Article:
Saturday, July 28, 2007

Border Security Advocates Heard in D.C.

After the Senate immigration reform bill failed, Jon Kyl publicly articulated his understanding that the public was asking for a commitment to border security before considering anything else, particularly amnesty. Senator Kyl stated that he heard the message and would respond.

True to his word, Kyl championed the Border Security First Act which provides $3 billion for more border security including more agents, surveillance equipment, vehicle barriers and 700 miles of fence along with funding to clean up the Basic Pilot Program database.

The bill passed on an 89-1 vote after a provision against sanctuary cities was removed.

In the meantime, the House on Wednesday voted to prevent the Bureau of Prisons from keeping former Border Patrol agents Ignacio Ramos and Alonso Compean in federal prison while they await their appeals.


Anonymous said...

It looks like some missed the boat with their predictions:
Elías Bermúdez, leader of the activist group Immigrants Without Borders, said an enforcement bill will be ill-fated. “I don’t think it will pass. I don’t think they’ll find a single Democrat who will go for enforcement only – and they are going to need the Democrats,” he said.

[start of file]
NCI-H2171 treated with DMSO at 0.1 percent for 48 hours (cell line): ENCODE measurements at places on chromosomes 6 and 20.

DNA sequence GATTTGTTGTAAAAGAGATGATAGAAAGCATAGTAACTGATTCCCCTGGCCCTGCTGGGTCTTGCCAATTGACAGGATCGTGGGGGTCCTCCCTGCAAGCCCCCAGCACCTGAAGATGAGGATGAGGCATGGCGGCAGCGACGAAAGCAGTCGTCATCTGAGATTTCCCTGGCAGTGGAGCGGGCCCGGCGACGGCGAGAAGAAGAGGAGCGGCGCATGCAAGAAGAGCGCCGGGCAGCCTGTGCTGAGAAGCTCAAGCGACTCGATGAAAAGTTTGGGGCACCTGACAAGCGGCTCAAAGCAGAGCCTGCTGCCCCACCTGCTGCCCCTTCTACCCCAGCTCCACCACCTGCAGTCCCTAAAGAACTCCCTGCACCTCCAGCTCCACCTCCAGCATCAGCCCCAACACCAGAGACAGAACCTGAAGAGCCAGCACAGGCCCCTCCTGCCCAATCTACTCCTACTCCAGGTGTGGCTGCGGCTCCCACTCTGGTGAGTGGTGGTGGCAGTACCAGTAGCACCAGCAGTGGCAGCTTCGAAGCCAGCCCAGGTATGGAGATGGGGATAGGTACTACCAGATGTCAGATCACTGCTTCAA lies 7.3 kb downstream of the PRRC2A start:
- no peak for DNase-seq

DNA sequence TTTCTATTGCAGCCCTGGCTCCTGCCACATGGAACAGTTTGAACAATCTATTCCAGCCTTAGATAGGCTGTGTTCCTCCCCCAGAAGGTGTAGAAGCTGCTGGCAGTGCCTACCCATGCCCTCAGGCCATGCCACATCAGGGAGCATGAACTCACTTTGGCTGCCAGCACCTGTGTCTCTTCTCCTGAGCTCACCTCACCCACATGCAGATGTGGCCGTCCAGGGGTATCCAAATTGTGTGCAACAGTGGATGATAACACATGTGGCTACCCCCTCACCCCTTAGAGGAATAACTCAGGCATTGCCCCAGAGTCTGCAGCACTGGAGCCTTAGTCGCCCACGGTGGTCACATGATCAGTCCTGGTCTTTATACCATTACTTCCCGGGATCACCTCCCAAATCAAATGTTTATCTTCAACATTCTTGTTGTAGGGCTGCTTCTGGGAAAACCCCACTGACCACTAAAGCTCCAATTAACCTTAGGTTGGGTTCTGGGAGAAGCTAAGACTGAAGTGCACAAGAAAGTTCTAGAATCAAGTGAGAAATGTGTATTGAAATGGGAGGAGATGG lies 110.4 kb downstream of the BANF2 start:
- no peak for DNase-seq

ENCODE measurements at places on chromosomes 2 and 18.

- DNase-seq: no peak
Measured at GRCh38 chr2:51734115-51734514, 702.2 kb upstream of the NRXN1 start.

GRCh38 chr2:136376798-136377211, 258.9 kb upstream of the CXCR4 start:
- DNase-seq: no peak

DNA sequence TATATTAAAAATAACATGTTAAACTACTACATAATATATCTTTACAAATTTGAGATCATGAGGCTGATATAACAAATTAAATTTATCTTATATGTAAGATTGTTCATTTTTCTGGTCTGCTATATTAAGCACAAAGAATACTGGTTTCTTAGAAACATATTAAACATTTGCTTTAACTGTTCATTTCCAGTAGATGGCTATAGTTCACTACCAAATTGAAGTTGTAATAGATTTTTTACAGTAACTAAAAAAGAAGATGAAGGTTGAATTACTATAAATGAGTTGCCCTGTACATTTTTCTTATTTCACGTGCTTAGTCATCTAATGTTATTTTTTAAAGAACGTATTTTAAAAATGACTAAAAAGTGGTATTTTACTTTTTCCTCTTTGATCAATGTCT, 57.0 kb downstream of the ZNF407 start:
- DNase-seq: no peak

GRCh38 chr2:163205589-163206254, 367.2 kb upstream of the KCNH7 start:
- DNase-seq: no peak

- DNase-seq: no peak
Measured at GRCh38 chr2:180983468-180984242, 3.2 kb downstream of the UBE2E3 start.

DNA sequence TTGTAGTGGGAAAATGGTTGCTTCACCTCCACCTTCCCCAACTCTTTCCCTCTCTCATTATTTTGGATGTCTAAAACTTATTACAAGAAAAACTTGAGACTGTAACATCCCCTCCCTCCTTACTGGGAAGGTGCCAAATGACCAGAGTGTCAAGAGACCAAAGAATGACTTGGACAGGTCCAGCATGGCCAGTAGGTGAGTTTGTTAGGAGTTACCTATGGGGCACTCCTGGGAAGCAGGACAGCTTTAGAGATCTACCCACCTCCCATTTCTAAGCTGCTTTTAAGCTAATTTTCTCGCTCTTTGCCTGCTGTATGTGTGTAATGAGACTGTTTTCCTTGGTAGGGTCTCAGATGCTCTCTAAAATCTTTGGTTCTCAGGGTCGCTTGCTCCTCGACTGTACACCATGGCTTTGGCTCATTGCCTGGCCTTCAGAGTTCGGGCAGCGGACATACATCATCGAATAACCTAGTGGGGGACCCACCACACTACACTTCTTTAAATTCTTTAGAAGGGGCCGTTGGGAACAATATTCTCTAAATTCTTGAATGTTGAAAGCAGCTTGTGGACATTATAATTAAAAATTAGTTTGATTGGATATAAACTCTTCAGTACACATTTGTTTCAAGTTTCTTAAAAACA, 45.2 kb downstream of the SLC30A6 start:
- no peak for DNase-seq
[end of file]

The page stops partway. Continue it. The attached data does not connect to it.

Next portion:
Well, they did find one Democrat willing to vote the other way, but it was the only vote against, not for.

Anonymous said...

Notice to everyone.

I have reason to believe that the passage of this appropriation for border security is merely a security blanket.

Senator Specter is mixing a batch of kool aid (amnesty three) and a lot of Senators felt they had to vote for this appropriation as cover so that they can vote for the newest amnesty bill.

Please contact Senator Kyl and tell him thank you for voting for this appropriation and urge him to vote against the Specter amnesty bill.

Anonymous said...

Specter's ammendment isn't likely to go anywhere. Even Kyl has made comments to this effect. He learned his lesson as have others. Amnesty isn't going to fly in this session.